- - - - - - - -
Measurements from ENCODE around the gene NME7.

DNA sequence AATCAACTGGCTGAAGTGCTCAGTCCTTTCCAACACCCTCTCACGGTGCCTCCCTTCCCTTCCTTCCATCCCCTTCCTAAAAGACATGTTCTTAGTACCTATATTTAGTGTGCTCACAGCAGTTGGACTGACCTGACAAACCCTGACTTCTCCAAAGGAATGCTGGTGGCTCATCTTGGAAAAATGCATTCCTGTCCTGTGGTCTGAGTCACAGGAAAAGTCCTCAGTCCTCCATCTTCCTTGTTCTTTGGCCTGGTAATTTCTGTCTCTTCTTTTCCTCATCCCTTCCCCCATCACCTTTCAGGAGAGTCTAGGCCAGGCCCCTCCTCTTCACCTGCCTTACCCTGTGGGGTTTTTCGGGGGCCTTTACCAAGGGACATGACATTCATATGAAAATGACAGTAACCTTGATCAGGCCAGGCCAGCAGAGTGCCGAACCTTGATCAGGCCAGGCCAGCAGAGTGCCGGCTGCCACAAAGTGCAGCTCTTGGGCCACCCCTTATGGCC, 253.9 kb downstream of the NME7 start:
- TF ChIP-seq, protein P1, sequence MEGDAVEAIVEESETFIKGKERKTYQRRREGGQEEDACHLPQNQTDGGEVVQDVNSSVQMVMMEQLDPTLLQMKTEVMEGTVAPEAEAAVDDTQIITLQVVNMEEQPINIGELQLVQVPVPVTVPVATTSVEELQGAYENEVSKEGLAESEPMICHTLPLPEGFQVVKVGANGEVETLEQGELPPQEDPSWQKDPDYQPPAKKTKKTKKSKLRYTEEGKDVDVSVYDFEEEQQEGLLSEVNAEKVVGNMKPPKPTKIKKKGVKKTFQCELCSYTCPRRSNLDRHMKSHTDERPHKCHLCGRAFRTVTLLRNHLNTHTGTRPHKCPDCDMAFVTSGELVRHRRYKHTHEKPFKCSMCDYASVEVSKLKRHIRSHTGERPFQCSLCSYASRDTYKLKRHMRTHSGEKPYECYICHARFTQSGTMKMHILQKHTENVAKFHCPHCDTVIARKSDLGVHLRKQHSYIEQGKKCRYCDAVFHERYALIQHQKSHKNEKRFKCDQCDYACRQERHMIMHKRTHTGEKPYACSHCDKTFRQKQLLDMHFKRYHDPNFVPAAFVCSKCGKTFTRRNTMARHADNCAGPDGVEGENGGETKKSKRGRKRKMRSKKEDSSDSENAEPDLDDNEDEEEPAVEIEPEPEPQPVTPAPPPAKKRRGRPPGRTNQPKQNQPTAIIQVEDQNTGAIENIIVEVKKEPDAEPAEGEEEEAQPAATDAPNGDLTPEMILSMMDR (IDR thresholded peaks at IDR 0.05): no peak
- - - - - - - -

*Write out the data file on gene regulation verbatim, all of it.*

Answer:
Measurements from ENCODE around the gene NME7.

DNA sequence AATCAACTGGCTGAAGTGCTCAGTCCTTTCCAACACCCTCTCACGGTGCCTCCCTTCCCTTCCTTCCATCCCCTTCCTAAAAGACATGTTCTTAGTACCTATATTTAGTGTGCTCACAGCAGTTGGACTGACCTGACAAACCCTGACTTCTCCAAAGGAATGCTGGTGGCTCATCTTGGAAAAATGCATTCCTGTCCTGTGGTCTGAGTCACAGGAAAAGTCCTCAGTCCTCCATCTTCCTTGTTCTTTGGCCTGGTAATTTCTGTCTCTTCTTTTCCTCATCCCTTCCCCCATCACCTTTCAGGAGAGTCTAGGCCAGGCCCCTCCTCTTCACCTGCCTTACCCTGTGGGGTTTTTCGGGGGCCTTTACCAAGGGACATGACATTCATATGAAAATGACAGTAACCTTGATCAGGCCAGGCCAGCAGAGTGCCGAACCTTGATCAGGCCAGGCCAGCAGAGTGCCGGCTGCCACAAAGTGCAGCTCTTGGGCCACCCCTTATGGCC, 253.9 kb downstream of the NME7 start:
- TF ChIP-seq, protein P1, sequence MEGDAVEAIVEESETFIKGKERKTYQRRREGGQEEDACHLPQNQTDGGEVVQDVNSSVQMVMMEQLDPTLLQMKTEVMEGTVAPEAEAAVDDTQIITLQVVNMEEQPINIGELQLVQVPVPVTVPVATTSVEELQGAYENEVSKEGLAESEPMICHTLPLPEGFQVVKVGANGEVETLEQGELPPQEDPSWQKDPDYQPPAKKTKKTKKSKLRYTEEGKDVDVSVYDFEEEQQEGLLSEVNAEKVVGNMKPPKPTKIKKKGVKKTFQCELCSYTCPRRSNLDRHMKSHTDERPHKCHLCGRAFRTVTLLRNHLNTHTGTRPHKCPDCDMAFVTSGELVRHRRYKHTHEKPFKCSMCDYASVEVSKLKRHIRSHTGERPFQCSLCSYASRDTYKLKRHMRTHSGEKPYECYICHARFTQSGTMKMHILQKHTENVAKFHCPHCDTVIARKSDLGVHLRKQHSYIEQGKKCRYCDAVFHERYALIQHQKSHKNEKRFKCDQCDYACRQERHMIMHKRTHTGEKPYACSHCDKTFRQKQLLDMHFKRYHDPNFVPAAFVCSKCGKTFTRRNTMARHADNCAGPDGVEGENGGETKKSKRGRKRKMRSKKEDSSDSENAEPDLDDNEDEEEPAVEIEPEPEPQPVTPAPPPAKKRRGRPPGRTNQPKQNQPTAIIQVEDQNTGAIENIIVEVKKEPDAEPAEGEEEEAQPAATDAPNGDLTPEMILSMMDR (IDR thresholded peaks at IDR 0.05): no peak